Connecting a Fraudster

+16 votes
427 views
The "Priory of Sion" fraud/hoax was based on a series of forged documents that pretended to connect the Frankish Merovingian kings to Jesus and Mary Magdalene.  The last of the Merovingian line, it turns out, was alive and well (at the time) and ready to claim the throne of Europe.  The forged documents became the basis for, or tied in, other legends, affecting the Knights Templar and a chapel in Scotland.  BBC was taken in and did a TV series treating some of the material as true.  Dan Brown did the most to popularize the fraud with his novel "The DaVinci Code."

Fraudulent genealogy gets woven in to real genealogy and causes real genealogists hours of headaches sorting out the bad from the good.  So if there are enemies of good genealogy, one of them is certainly Pierre Plantard, who instigated the Priory of Sion fraud.  

Pierre Plantard has a wikipedia page describing his career.  I thought someone so destructive to genealogy should have a profile on WikiTree and created one.  He is dead now, so his profile is public.  And while Wikipedia lists what his parents did, it doesn't say who they were.

Recent French genealogy is not my forte, so this is a call for researchers of contemporary French genealogy to find a way to connect fraudster Pierre to the global family tree!
WikiTree profile: Pierre Plantard
in Genealogy Help by Jack Day G2G6 Pilot (299k points)
retagged by Ellen Smith
Recommend that you add a tag for the Priory of Sion Forgery.

https://www.wikitree.com/wiki/Category:Priory_of_Sion_Forgery
So I get confused between categories, templates, stickers and other WikiTree inventions.  What do you mean by a tag?
I guess this would be a G2G followed tag. The keywords printed in white on green labels (a bit difficult to read, especially if your eyes are getting tired). There's a maximum number though and I'm not sure how many that is, plus I'm not sure many people have a priory_of_sion followed tag.

Perhaps mentioning the Priory of Sion in the title of the post and adding frauds or disproven_existence in "Surnames and project tags" box would help cover more ground?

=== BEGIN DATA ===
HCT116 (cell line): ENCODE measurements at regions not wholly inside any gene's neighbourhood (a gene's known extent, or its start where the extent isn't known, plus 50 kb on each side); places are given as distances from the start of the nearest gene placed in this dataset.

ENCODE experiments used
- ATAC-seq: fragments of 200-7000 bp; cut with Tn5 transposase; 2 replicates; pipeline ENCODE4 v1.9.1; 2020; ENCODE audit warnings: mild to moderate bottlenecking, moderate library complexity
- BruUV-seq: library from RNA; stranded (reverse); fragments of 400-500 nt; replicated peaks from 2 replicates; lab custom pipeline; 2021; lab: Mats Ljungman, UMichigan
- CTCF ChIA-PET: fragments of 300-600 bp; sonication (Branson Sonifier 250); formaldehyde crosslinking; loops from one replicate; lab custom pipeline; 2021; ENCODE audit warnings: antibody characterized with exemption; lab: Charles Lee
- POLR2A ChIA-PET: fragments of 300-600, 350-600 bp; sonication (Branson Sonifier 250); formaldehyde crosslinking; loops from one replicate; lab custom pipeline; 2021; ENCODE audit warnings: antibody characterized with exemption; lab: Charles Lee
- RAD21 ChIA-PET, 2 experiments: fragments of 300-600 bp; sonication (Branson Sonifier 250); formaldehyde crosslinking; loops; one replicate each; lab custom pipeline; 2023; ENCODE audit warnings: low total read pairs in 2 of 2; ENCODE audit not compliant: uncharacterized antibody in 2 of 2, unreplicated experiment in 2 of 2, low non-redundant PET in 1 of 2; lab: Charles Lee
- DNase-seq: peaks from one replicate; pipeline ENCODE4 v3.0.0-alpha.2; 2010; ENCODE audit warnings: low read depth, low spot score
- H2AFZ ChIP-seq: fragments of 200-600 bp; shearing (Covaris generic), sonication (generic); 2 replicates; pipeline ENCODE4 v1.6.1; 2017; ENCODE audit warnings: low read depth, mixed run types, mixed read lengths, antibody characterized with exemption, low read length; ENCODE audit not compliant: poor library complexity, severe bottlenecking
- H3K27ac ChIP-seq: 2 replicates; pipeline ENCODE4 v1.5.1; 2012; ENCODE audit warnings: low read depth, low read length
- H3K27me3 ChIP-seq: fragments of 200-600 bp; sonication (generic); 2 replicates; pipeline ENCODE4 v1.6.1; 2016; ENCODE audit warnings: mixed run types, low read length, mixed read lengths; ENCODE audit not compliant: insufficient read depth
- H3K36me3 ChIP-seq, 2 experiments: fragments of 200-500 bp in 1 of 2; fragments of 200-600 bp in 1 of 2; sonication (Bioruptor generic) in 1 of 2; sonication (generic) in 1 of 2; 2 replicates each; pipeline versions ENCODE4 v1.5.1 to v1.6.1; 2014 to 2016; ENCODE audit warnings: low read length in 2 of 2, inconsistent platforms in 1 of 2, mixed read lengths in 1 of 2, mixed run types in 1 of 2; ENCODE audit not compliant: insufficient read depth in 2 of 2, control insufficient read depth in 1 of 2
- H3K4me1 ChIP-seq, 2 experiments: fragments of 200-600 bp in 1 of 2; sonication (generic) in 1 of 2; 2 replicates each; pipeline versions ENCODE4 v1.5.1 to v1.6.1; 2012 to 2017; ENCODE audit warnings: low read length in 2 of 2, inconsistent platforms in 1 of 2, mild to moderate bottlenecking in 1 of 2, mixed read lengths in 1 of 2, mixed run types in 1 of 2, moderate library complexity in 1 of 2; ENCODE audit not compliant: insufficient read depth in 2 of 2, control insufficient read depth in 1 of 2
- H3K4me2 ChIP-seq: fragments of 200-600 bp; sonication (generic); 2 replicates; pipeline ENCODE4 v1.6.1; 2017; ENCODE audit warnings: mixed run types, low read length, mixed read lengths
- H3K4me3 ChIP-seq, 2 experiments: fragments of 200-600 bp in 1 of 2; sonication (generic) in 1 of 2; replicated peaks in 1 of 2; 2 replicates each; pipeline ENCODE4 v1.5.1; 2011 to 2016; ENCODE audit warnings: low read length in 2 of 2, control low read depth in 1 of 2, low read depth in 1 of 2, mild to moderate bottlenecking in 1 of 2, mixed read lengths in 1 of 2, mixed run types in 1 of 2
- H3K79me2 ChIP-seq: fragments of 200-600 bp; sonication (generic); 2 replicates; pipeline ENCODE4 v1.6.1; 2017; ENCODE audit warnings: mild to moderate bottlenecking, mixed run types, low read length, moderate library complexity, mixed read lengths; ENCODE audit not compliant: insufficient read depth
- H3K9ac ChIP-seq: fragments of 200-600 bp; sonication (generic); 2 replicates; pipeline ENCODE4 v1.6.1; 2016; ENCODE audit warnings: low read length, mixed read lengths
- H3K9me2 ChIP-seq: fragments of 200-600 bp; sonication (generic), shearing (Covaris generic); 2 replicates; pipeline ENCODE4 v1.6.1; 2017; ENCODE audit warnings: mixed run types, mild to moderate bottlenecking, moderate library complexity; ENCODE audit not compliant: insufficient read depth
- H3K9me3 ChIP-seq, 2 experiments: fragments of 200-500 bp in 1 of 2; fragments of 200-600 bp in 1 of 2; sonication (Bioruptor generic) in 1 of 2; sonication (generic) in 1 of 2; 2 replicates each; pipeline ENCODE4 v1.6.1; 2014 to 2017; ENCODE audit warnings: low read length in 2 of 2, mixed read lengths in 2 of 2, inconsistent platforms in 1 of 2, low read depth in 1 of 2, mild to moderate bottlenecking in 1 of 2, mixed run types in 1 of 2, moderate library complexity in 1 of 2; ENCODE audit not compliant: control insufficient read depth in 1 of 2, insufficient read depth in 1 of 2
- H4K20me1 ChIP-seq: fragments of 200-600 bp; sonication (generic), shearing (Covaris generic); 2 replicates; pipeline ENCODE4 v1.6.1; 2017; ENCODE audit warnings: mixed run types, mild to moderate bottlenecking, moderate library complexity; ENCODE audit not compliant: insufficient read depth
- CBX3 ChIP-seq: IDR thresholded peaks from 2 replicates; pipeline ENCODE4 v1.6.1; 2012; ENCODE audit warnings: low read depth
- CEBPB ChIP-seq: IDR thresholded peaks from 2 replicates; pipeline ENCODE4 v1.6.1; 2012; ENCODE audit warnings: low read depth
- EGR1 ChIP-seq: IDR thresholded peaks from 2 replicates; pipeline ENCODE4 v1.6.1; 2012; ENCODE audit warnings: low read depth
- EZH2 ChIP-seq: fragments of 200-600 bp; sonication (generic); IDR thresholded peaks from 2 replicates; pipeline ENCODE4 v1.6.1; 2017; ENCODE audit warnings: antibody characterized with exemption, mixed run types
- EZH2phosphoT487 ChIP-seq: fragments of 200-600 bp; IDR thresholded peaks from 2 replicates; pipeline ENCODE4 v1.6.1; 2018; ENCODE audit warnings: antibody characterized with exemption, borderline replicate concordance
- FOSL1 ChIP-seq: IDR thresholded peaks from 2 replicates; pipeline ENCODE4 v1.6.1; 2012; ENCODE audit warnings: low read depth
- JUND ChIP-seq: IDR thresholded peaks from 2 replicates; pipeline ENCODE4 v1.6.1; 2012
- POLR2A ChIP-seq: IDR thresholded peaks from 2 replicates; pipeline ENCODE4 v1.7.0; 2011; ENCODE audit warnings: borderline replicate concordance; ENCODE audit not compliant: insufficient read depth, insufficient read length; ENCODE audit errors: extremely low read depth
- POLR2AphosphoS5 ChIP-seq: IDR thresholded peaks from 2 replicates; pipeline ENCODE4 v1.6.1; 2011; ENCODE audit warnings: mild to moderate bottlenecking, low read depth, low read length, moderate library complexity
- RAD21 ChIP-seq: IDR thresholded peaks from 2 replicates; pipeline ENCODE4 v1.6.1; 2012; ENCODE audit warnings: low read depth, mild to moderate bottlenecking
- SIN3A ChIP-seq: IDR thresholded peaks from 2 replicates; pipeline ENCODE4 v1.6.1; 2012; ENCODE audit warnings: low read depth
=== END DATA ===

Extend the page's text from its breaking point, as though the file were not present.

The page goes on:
I've added information on his first wife.
With the death details you provided I should be able to pull her death record.
Yes, the G2G tag - if the post is tagged with the Sion Fraud, when others search for that fraud it will show this post.  Additionally, when others look at posts with sion_fraud, others with the same tag will appear at the bottom of the post.  Much like when we see that so and so is a great Wikitreer - you see all of the other posts wherein they are a great Wikitreer and also posts about them, say, they reached Astronaut status.  Whether or not the G2G tags aid in Google searches, I'm not sure but I'd bet they do.

but it's such a good story!  wink

5 Answers

+12 votes
 
Best answer

Unfortunately since he was born after 1912, his birth record is not available online.

Here is the best-documented of his Geneanet profiles, with parents (but no proof that they are the correct parents at this point). If they are the correct parents, it is possible to reconstitute their ancestry.

The Geneanet contributor who made the profile says he's focussing on people connected to the Rennes-le-Château stories, so his pages may contain a few nuggets for you, Jack.

by Isabelle Martin G2G6 Pilot (319k points)
selected by Deb Durham
And the marriage record of the parents (Pierre Plantard and Amélie Raulo) states that the husband was a "valet" which appears to fit. They were also married in the same arrondissement (7th) where Pierre Athanase Marie Plantard was born. I ordered a copy of the birth record anyway.
The photocopy of the birth act has arrived, provided by the Mairie de Paris (quite an authentic document for a fraudster!).

Pierre Athanase Marie was born on March 18, 1920, 2 am, at his parents' home, 35 rue de Lille in Paris. His parents were Pierre Plantard, 42, valet de chambre, and Amélie Raulo, 36, no profession. (follow the witnesses' names).

Additional information in the margin:

Married Anne Léa Hisler at Paris, 7th arrondissement, on December 6, 1945.

Married a second time at Paris (16th arrondissement), March 18, 1972.

I'm not allowed to upload a scan since I would need special permission from the Archives de Paris for that (this is stamped in red on the document).